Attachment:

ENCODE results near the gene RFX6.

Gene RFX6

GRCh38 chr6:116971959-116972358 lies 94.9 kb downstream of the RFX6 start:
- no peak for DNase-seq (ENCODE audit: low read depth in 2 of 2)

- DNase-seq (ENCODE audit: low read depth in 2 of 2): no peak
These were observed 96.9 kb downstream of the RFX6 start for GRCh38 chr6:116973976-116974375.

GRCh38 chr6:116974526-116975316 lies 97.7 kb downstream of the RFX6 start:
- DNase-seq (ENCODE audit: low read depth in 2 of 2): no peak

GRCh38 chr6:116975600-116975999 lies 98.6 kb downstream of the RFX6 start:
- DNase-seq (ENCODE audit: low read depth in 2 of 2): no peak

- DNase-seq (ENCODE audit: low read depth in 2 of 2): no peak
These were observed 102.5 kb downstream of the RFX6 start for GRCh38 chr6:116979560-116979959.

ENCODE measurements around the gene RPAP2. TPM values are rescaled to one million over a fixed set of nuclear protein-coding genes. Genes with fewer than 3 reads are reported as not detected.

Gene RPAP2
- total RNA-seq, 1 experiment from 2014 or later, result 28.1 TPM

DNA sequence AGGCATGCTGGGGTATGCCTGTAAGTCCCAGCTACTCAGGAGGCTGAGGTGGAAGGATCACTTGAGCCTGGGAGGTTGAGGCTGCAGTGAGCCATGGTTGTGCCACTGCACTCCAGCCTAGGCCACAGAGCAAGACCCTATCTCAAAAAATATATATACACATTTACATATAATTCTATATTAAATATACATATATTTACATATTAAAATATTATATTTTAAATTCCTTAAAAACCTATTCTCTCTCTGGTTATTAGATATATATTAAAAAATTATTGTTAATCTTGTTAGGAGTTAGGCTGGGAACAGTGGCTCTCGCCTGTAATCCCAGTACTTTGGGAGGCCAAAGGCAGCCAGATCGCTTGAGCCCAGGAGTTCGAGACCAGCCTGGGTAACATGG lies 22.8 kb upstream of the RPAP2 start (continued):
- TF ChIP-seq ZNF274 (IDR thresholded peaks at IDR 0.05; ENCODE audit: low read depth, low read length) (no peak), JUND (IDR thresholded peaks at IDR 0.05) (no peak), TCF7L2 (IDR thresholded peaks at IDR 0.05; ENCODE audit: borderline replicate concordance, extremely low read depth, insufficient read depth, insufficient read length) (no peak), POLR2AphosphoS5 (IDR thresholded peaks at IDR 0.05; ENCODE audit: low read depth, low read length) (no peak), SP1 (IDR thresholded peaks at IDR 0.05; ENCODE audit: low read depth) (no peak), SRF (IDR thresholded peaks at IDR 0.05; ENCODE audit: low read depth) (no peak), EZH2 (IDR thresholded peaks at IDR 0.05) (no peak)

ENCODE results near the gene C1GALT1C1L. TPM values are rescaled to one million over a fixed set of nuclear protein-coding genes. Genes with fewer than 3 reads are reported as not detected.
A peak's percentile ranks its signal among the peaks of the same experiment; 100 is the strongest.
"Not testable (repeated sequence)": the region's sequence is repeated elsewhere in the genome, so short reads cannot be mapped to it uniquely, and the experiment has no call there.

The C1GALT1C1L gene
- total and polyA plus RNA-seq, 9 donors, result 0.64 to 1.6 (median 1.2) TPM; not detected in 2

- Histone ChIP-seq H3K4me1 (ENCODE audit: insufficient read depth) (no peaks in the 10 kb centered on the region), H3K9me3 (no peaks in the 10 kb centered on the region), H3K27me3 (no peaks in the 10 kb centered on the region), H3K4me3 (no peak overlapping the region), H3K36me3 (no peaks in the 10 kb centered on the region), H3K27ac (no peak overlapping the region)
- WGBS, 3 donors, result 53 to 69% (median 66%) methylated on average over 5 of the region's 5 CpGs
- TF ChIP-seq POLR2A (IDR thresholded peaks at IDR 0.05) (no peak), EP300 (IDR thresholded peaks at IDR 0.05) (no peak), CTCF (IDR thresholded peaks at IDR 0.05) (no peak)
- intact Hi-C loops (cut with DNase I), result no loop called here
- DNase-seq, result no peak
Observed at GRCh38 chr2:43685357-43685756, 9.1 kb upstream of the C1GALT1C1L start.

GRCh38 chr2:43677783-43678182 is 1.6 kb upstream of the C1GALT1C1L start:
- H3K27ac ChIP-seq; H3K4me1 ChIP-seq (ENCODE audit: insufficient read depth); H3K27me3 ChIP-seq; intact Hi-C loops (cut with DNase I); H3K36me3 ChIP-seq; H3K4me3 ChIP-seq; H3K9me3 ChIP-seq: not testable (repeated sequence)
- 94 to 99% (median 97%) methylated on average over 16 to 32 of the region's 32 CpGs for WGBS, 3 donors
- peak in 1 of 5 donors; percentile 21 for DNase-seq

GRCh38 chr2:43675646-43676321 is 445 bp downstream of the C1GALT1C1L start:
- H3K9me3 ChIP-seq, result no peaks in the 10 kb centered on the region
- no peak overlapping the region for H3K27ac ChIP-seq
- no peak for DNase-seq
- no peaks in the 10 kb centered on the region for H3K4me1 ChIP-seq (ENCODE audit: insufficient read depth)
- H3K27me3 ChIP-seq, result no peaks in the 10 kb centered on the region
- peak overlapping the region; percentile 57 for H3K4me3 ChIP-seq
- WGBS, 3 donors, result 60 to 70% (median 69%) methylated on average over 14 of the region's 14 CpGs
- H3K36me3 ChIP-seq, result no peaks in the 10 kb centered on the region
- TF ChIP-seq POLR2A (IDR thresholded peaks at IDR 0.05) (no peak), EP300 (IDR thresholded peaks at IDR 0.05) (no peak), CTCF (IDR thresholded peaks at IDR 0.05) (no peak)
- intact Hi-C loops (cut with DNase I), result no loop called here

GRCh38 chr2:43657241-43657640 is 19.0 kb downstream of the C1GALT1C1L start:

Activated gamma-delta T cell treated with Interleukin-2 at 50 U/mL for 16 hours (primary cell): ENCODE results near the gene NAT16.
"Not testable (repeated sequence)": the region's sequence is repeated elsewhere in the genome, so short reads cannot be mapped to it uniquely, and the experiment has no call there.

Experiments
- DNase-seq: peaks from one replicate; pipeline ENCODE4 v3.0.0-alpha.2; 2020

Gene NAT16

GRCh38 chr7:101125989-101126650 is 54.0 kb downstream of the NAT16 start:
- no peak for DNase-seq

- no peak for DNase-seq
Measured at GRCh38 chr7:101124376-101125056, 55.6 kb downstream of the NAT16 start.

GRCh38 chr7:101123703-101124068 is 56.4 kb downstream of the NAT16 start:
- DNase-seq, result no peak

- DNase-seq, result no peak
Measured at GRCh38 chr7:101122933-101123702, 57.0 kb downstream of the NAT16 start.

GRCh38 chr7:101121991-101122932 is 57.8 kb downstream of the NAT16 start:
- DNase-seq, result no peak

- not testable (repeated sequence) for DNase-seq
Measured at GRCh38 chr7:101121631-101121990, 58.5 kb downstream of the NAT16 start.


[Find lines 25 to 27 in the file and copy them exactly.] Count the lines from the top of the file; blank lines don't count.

- TF ChIP-seq POLR2A (IDR thresholded peaks at IDR 0.05) (no peak), EP300 (IDR thresholded peaks at IDR 0.05) (no peak), CTCF (IDR thresholded peaks at IDR 0.05) (no peak)
- intact Hi-C loops (cut with DNase I), result no loop called here
- DNase-seq, result no peak